Meanwhile, the price of imported fuel and electricity in Tonga remains among the highest in the region.

The ten Pacific Islands countries represented at Vladivostok were: Fiji, Kiribati, Marshall Islands, Nauru, Palau, Samoa, Solomon Islands, Tonga, Tuvalu and Vanuatu.

Lord Tu’ivakano, the Prime Minister and the Minister for Foreign Affairs, was accompanied by Lady Joyce Robyn; ‘Aholotu Palu, the Acting Chief Secretary and the Secretary to Cabinet; ‘Inoke Vala, the director of the Tonga Energy Road Map (TERM); ‘Akau’ola, advisor for TERM and the Ministry of Foreign Affairs; and Tatafu Moeaki, the Secretary for the Ministry of Commerce, Tourism, Labour and Foreign Affairs.

Matangi Tonga Magazine:


22) Kimbe man long PNG idai long pait blong polis na prison offisa

Updated 4 June 2013, 14:40 AEST
Pius Bonjui

Pait koros namel long polis na prison offisa  long Kimbe long Papua New Guinea we oli iusim gan las mun i kamapim dai blong wanpela man long haus sik.

Sasindran Muthuvel Gavana blong West New Britain Provins long PNG ibin toktok wantaim Pius Bonjui (Credit: ABC)

Katres long wanpela gan tupela sait ibin iusim long dispela pait koros blong ol long Kimbe Papua New Guinea tupela wik igo pinis ibin kamapim dai blong Junia Lilibur.

Yangpela Lilibur ibin stap wantaim femili blong em long Gigo Settlement long Kimbe taim dispela birua ibin kamap long em.

Gavana blong West New Britain Provins, Sasindran Muthuvel itokim Radio Australia,  em ibin soim sori blong em na  ibinnap long halivim long kisim em igo long Port Moresby haus sik.

Emi tok taim emi go lukim  junia Lilibur long Fonde blong las wik emi lukim em  long Intensive Care Unit na emi gat wari long kisim win  long wanem lung blong em igat blud na iwok long pait long laif blong em..

Na nius nogut ibin kamap long las wik Friday taim Junia Lilibur ibin lusim laif blong em.


24) La France oubliée par la défense australienne ?

Posté à 4 June 2013, 8:28 AEST
Pierre Riant

Le livre blanc du ministère de la Défense, publié au début de l’année, ne fait aucune référence à la France en matière de coopération militaire.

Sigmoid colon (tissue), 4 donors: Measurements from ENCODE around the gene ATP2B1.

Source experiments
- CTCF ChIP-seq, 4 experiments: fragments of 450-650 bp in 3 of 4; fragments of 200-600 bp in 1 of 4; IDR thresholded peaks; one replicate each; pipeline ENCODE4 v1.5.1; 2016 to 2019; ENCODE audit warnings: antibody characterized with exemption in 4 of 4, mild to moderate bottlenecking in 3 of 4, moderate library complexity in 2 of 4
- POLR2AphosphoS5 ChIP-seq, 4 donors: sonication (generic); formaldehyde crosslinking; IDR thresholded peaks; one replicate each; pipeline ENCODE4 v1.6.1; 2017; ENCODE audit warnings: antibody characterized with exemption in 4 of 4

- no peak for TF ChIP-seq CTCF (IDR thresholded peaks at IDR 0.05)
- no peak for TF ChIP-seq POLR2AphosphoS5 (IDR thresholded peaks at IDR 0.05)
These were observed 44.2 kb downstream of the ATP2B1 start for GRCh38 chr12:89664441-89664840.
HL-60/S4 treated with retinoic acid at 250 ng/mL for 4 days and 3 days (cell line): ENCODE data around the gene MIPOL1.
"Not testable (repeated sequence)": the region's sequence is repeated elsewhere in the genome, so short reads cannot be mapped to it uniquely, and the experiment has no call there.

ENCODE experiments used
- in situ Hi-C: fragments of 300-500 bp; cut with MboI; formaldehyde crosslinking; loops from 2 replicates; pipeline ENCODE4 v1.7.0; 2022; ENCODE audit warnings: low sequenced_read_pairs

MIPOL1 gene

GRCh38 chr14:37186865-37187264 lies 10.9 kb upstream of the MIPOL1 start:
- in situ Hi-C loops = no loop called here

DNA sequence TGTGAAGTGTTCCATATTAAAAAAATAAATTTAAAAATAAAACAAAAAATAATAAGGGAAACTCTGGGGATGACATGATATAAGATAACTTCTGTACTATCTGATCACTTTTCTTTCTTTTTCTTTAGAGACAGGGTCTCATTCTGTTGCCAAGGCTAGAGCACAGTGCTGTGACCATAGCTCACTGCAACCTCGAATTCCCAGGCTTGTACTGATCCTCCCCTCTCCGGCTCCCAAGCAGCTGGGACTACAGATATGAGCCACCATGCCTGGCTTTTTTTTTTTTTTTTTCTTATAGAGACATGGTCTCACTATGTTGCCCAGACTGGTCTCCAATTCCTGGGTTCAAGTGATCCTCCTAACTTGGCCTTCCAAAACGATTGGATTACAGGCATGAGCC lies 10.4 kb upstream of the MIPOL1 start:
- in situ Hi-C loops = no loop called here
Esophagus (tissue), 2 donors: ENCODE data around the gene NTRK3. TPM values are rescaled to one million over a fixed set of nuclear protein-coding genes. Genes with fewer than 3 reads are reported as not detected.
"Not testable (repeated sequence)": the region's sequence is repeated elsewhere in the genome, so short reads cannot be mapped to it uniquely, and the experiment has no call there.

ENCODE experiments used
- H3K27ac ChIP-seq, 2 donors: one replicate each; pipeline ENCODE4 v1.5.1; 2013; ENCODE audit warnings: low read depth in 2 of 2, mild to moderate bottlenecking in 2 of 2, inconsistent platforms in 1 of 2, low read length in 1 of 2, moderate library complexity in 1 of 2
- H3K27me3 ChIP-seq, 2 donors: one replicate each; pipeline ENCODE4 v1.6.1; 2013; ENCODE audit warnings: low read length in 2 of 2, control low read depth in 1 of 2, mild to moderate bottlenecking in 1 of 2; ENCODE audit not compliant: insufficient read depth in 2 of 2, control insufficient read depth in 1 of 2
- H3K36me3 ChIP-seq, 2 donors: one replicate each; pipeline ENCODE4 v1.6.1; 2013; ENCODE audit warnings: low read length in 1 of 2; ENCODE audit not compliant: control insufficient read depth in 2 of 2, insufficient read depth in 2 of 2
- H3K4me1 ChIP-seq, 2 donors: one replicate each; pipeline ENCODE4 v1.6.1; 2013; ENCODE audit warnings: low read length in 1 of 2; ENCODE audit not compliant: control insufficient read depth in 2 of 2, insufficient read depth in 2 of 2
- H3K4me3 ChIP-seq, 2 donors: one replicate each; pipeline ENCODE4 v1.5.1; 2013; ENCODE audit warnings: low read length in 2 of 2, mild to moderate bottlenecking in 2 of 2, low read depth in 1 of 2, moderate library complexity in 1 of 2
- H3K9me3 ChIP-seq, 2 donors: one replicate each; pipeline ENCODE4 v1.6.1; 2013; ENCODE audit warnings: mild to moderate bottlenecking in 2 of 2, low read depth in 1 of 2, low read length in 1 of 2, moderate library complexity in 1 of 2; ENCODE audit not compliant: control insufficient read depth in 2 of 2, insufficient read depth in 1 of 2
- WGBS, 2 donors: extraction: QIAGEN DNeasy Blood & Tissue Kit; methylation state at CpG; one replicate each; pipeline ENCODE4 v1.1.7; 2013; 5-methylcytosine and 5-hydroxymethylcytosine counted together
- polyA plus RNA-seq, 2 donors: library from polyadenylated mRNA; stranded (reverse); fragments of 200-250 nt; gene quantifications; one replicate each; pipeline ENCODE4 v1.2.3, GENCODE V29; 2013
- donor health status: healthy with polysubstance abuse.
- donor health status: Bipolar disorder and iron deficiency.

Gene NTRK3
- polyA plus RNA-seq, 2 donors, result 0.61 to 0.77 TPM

Une universitaire spécialisée dans les études européennes, Denise Fisher, s’interroge.

Avec trois collectivités françaises dans le Pacifique, l’enjeu militaire et économique de la France dans cette région est pour le moins important.

Le livre blanc de la défense fait référence aux États-Unis, à la Chine, mais la France est absente.

Les explications de Denise Fisher qui a récemment publié un livre : « France in the South Pacific : Power and Politics. » ( La France dans le Pacifique Sud : Pouvoir et Politiques]

FISHER : « Depuis les jours difficiles des années 80, la France a vraiment travaillé pour rétablir son image et être acceptée dans la région. Ils ont mis fin aux essais nucléaires en 1996. Ils ont négocié un accord avec les dirigeants indépendantistes de Nouvelle-Calédonie en leur proposant une période de transition. En clair, ils ont commencé à solutionner les deux questions au centre des tensions dans la région.

Et depuis, la France a investi des ressources financières pour aider la région ainsi que pas mal de ressources politiques et humaines pour encourager les relations et notamment les relations entre ses territoires et le Pacifique, avec les voisins. »

Beaucoup de chemin a donc été parcouru depuis les années 80. La France est désormais un partenaire actif dans la région, un fait qui aurait échappé au ministère de la Défense australien.